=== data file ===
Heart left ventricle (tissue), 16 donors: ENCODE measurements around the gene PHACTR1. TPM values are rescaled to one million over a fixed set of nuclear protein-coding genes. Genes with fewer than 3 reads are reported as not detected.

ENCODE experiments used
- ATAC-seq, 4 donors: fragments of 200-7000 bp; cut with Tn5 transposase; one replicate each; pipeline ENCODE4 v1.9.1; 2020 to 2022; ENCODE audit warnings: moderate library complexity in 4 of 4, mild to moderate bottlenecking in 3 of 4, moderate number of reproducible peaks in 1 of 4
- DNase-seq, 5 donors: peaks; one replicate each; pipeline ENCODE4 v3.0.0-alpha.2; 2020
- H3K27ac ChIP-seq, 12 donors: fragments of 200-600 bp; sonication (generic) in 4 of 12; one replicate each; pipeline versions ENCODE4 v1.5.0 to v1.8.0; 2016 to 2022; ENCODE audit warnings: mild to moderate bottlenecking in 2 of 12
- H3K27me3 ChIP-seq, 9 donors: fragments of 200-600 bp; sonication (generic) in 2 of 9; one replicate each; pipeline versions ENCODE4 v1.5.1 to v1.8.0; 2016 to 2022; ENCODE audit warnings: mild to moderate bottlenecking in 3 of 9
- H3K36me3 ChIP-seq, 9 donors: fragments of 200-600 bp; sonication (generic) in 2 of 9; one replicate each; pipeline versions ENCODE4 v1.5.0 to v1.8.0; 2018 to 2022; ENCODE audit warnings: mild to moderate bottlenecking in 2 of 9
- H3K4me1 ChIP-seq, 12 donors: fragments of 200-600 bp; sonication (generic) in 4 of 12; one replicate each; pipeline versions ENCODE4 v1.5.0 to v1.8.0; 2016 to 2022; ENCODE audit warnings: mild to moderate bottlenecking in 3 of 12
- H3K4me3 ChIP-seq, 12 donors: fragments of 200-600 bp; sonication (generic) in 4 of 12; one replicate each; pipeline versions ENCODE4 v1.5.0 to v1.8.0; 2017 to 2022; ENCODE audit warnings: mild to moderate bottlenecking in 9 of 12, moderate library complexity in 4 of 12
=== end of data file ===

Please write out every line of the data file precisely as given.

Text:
Heart left ventricle (tissue), 16 donors: ENCODE measurements around the gene PHACTR1. TPM values are rescaled to one million over a fixed set of nuclear protein-coding genes. Genes with fewer than 3 reads are reported as not detected.

ENCODE experiments used
- ATAC-seq, 4 donors: fragments of 200-7000 bp; cut with Tn5 transposase; one replicate each; pipeline ENCODE4 v1.9.1; 2020 to 2022; ENCODE audit warnings: moderate library complexity in 4 of 4, mild to moderate bottlenecking in 3 of 4, moderate number of reproducible peaks in 1 of 4
- DNase-seq, 5 donors: peaks; one replicate each; pipeline ENCODE4 v3.0.0-alpha.2; 2020
- H3K27ac ChIP-seq, 12 donors: fragments of 200-600 bp; sonication (generic) in 4 of 12; one replicate each; pipeline versions ENCODE4 v1.5.0 to v1.8.0; 2016 to 2022; ENCODE audit warnings: mild to moderate bottlenecking in 2 of 12
- H3K27me3 ChIP-seq, 9 donors: fragments of 200-600 bp; sonication (generic) in 2 of 9; one replicate each; pipeline versions ENCODE4 v1.5.1 to v1.8.0; 2016 to 2022; ENCODE audit warnings: mild to moderate bottlenecking in 3 of 9
- H3K36me3 ChIP-seq, 9 donors: fragments of 200-600 bp; sonication (generic) in 2 of 9; one replicate each; pipeline versions ENCODE4 v1.5.0 to v1.8.0; 2018 to 2022; ENCODE audit warnings: mild to moderate bottlenecking in 2 of 9
- H3K4me1 ChIP-seq, 12 donors: fragments of 200-600 bp; sonication (generic) in 4 of 12; one replicate each; pipeline versions ENCODE4 v1.5.0 to v1.8.0; 2016 to 2022; ENCODE audit warnings: mild to moderate bottlenecking in 3 of 12
- H3K4me3 ChIP-seq, 12 donors: fragments of 200-600 bp; sonication (generic) in 4 of 12; one replicate each; pipeline versions ENCODE4 v1.5.0 to v1.8.0; 2017 to 2022; ENCODE audit warnings: mild to moderate bottlenecking in 9 of 12, moderate library complexity in 4 of 12